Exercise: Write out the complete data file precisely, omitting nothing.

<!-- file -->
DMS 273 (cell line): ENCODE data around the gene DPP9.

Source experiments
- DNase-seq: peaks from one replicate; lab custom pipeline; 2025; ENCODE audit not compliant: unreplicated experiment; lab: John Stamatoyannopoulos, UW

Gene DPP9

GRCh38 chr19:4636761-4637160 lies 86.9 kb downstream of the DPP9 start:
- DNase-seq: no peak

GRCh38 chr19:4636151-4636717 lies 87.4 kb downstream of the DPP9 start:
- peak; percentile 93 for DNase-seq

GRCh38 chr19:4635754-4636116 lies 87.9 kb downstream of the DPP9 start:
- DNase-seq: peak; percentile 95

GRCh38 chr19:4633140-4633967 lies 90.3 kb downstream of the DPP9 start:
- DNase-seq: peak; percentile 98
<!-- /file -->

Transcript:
DMS 273 (cell line): ENCODE data around the gene DPP9.

Source experiments
- DNase-seq: peaks from one replicate; lab custom pipeline; 2025; ENCODE audit not compliant: unreplicated experiment; lab: John Stamatoyannopoulos, UW

Gene DPP9

GRCh38 chr19:4636761-4637160 lies 86.9 kb downstream of the DPP9 start:
- DNase-seq: no peak

GRCh38 chr19:4636151-4636717 lies 87.4 kb downstream of the DPP9 start:
- peak; percentile 93 for DNase-seq

GRCh38 chr19:4635754-4636116 lies 87.9 kb downstream of the DPP9 start:
- DNase-seq: peak; percentile 95

GRCh38 chr19:4633140-4633967 lies 90.3 kb downstream of the DPP9 start:
- DNase-seq: peak; percentile 98